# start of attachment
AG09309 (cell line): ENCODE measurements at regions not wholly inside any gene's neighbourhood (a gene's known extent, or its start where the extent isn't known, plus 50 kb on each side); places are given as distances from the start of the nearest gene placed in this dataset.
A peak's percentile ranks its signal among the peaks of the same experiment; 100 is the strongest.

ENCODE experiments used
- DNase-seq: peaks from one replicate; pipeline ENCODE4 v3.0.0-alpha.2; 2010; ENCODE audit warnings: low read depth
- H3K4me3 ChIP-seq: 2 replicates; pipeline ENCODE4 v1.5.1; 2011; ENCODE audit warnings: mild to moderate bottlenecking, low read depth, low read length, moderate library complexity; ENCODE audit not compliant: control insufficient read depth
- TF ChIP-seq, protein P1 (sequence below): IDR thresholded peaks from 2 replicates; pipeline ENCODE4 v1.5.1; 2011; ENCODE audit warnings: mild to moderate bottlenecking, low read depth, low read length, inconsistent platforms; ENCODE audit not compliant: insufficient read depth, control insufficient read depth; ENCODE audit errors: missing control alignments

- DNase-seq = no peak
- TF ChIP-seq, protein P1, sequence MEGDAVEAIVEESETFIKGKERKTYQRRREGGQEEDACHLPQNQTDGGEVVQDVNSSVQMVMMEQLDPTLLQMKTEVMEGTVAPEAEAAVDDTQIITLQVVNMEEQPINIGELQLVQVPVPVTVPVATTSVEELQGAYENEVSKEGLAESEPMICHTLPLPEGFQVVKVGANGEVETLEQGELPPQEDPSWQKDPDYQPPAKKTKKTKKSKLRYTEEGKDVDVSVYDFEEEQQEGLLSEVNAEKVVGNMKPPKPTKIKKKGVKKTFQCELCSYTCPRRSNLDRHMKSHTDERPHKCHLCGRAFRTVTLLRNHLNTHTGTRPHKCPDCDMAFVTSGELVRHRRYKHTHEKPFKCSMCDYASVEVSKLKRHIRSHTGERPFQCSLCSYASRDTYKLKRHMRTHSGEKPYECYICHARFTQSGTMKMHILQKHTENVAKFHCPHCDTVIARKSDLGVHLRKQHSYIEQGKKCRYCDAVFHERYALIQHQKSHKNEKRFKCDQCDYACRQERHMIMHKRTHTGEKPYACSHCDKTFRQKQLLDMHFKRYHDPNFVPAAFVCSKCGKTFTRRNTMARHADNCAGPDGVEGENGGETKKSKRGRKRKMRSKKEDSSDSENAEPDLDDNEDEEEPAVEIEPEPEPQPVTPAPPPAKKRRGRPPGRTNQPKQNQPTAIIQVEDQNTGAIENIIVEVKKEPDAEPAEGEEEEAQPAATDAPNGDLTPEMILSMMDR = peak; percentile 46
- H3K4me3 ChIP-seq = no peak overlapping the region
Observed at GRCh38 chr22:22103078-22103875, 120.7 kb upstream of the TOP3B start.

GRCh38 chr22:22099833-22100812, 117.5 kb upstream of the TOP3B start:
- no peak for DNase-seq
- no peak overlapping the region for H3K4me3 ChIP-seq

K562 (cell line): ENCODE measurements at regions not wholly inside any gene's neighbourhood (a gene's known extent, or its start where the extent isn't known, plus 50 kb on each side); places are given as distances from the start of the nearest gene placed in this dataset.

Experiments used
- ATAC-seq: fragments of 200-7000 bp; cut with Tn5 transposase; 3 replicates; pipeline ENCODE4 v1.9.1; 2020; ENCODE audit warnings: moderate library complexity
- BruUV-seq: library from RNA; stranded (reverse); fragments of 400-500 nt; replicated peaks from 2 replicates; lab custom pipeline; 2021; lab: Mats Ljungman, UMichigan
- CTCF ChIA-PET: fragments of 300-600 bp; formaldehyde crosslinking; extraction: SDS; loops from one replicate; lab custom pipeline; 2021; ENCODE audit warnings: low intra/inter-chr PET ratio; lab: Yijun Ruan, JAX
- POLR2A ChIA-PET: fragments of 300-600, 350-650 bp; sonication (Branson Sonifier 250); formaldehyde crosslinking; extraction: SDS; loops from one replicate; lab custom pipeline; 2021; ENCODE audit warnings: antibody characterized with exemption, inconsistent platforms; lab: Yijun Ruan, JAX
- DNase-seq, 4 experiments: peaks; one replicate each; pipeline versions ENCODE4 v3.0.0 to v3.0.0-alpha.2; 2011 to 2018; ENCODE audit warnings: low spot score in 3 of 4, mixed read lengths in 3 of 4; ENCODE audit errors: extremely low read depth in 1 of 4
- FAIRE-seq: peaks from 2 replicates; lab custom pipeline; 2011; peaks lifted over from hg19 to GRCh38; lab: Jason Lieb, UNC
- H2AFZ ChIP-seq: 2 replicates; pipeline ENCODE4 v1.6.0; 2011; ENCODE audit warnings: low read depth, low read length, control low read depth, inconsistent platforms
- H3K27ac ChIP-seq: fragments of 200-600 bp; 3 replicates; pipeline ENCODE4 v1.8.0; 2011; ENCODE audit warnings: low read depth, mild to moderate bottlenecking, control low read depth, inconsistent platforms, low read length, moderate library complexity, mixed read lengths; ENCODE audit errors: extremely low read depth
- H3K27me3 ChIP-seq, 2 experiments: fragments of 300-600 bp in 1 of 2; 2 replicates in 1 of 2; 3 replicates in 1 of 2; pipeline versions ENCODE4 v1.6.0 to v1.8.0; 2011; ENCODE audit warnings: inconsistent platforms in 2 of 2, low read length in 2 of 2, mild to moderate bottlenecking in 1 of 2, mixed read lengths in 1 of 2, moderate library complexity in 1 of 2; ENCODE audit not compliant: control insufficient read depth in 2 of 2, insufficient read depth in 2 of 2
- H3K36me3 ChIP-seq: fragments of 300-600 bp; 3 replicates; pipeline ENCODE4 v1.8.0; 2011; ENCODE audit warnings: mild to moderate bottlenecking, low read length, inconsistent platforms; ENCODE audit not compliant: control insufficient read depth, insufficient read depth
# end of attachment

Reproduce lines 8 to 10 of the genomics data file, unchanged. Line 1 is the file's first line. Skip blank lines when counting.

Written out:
- TF ChIP-seq, protein P1, sequence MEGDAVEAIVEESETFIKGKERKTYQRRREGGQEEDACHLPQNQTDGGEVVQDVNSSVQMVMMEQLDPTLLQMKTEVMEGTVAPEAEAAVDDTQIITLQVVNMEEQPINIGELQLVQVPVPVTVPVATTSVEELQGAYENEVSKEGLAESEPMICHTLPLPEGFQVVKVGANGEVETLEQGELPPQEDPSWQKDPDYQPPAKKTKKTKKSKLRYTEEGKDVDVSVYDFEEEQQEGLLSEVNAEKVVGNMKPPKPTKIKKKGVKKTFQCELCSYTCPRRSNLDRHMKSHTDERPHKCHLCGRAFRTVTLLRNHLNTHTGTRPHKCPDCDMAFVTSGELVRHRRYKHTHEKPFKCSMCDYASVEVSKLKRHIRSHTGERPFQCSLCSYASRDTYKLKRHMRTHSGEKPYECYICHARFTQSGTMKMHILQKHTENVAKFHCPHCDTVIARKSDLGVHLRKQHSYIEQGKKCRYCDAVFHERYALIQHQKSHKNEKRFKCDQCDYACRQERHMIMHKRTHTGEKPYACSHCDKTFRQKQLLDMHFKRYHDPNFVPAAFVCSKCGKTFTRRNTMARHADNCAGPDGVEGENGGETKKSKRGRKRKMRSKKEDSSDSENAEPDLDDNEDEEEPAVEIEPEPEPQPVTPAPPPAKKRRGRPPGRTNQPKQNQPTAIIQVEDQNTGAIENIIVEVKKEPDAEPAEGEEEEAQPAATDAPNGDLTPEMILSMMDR = peak; percentile 46
- H3K4me3 ChIP-seq = no peak overlapping the region
Observed at GRCh38 chr22:22103078-22103875, 120.7 kb upstream of the TOP3B start.